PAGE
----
Chiang Mai – The Home of Elephants and Temple Overload

Surprisingly, with all the chaos around the missing flight of MH370, Kuala Lumpur’s airport was very calm and operating normally. The flight from Kuala Lumpur to Chiang Mai, Thailand was a little over three hours, and very comfortable. This may be associated with the fact that the flight attendant asked me to move to another row, one with no passengers in it. Immediately after takeoff, I proceeded to enjoy the space until I heard the “please prepare for landing” speech from the captain and the flight attendants.

It really is hard to say what part of my trip was my favorite, but my time in Chiang Mai was right up there. For being an international destination, Chiang Mai is a very quant town that is bustling with attractions to keep you entertained. Chiang Mai is divided into two parts, the city within the river, what was previously a mote and runs as a square around the central part, and the city outside of it. Inside the river is what I like to call Temple City. It seems like on every corner there is a temple to go into, explore, and be amazed by its beauty. Two things to note about the temples of Chiang Mai: don’t forget to abide by the rules of respect when visiting them. This means no shoulders showing, and no knees showing. Dress moderately. Just wear what you would to a conservative church. The other thing is don’t feel you have to visit every single one. You can very easily be overloaded by temples and not want to visit any more as your backpacking travels continue. My friends and I unfortunately fell victim to that. We were so excited to be in Chiang Mai that we visited too many temples too fast and found ourselves “templed out” by the time we reached Bangkok.

If I had to choose three temples to recommend in Chiang Mai, here’s what I would say. Wat Phrathat Doi Suthep is a must. It is a half day or day trip outside of Chiang Mai, and make sure you take your motion sickness pills before leaving because that road is rough. I would know. I had to stop the car because I couldn’t handle all of its curves. Just beware. Besides that, this temple is breathtaking, its spire in particular. Completely plated by gold, it can actually make your eyes advert from staring straight at it because it is reflects the sun so much. Wat Chiang Man is the next. This is a less visited temple, but if you happen to stumble upon it, it is worth the visit. It is preserved nicely and doesn’t have the normal glitz and glam of the other temples around the city. That’s what I like the most about this temple. It’s beautiful and small without really trying. My final recommendation is Wat Chedi Luang. Unfortunately, my friends and I never made it to the spire, but the temple and alter within it are both jaw dropping and after seeing pictures of the spire, I know that would have been too. It is on a large property which makes it very popular with tourists, but it doesn’t take away from the experience.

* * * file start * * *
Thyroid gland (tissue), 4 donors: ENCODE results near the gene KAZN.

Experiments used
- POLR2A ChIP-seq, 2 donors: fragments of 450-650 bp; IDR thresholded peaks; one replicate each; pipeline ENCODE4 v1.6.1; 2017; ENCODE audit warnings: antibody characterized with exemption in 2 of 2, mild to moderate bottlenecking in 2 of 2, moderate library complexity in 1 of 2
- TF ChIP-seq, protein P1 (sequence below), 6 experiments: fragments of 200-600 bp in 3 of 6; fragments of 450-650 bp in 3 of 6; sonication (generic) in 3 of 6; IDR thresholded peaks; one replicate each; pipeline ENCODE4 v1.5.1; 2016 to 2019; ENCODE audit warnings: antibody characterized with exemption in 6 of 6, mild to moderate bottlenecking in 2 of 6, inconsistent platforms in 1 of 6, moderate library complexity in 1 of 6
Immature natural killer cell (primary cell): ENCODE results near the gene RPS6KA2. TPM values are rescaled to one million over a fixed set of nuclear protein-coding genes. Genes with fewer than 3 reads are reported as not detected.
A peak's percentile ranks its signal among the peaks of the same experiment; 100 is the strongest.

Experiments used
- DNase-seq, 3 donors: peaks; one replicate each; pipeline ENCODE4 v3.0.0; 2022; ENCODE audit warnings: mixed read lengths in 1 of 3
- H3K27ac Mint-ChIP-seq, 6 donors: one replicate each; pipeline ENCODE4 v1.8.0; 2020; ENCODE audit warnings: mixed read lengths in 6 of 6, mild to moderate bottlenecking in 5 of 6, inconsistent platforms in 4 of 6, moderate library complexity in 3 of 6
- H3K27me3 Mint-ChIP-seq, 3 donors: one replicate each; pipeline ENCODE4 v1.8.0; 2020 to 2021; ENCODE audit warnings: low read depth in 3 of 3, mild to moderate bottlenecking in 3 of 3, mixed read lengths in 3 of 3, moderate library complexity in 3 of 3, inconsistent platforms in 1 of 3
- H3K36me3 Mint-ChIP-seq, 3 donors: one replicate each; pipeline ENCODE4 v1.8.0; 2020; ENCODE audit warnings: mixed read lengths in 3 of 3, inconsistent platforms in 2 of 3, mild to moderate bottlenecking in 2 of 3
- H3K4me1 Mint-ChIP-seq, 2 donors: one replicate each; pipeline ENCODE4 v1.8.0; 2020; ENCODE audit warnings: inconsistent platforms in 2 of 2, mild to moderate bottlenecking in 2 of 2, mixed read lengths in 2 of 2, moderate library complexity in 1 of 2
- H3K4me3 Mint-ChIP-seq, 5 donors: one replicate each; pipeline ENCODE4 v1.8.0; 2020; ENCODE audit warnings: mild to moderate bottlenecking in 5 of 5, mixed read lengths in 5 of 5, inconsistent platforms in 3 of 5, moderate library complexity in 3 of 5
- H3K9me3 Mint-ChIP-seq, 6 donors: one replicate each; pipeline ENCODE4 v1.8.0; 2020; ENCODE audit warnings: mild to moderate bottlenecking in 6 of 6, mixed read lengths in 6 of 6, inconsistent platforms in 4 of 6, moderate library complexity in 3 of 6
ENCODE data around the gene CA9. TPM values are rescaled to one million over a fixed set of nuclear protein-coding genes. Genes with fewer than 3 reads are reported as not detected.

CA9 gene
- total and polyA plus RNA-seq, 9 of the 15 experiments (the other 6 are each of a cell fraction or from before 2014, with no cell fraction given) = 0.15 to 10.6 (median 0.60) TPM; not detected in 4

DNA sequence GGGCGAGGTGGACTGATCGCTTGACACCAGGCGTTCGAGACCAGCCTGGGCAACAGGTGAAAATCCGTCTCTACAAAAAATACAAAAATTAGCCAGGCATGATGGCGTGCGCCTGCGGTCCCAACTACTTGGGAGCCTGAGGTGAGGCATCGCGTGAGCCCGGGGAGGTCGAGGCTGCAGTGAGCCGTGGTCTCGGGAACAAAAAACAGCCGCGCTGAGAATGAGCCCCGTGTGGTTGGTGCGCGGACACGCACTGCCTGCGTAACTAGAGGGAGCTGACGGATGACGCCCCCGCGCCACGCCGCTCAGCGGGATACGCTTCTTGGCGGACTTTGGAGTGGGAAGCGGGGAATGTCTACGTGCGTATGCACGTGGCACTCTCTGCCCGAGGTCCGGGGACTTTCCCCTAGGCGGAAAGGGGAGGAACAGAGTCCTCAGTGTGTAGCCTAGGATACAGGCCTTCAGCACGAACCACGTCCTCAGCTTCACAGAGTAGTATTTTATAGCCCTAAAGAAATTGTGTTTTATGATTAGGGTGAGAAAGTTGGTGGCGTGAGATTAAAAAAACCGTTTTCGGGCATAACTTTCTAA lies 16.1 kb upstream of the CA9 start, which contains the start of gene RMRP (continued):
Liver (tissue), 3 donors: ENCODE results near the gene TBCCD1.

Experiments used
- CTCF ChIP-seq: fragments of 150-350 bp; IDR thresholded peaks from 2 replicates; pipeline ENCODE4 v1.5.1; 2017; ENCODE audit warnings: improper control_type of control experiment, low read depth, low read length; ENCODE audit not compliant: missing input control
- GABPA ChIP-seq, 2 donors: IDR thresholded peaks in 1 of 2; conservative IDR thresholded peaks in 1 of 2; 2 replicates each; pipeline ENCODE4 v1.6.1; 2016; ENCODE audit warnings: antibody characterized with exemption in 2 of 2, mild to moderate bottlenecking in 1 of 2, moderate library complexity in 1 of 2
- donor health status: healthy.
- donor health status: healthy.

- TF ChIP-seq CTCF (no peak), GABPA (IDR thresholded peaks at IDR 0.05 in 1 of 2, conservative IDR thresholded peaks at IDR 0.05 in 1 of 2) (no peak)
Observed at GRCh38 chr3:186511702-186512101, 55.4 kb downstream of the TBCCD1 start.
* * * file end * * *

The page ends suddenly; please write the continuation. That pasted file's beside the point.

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 The spire at Doi Suthep

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Wat Chiang Man

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Wat Chedi Luang

 

Another reason people come to Chiang Mai is for the elephants. There are so many different options for elephant experiences. It’s hard to make a choice on which one to do. My friends and I tried to sit down and pick a company that did not mistreat their elephants. Baan Chang Elephant Park is what we decided. It cannot be for certain that the elephants are not mistreated, but it was our best option, and while we were there, we did not see anything that was outright hurting to the elephants. They will pick you up at your hotel, hostel, or wherever you are staying and transport you to the park. (on a side note, if you’re looking to splurge and sleep in some of the most comfortable beds ever, Raming Lodge is the one for you while in Chiang Mai.) Jimmie was our ‘handler’ and he was one of the funniest and most enjoyable tour guides we had the entire trip.

For the first hour, we walked around and fed the elephants sugarcane. We were allowed to pet them and interact with them. Jimmie had one of the baby elephants give us kisses which feels like a vacuum getting stuck on your neck. We then spent the next two hours training on commands for when we ride the elephants. The commands escape my mind right now, but they were the traditional commands you would teach your dog—stop, go, left, right, down, up. We practiced getting on and off the training elephant before we ventured onto the trails with our elephants. Amy and I were elephant buddies, each taking turns being the rider and the passenger. Elephants are really not that comfortable. Being such large animals, it becomes uncomfortable to sit on them. Not to mention their hair, while it looks soft and puppylike, is actually very rough and scratchy. But they’re really gentle creatures and riding them was an experience I will always remember. You end the experience by bathing your elephant in the pond, and they are not shy elephants. They have as much fun as their riders.

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Five days in Chiang Mai was enough to really experience this small city and everything it has to offer. It’s spectacular night market, the upscale market of jade, silver, and silk, and the many many massage parlors that offer traditional Thai massages and on the sidewalk fish pedicures.

Our next stop was Bangkok, the capital of Thailand. We took the overnight train down, and woke up to the sound of the train horn as we entered Bangkok. It was my birthday weekend and I had some fun times in store.

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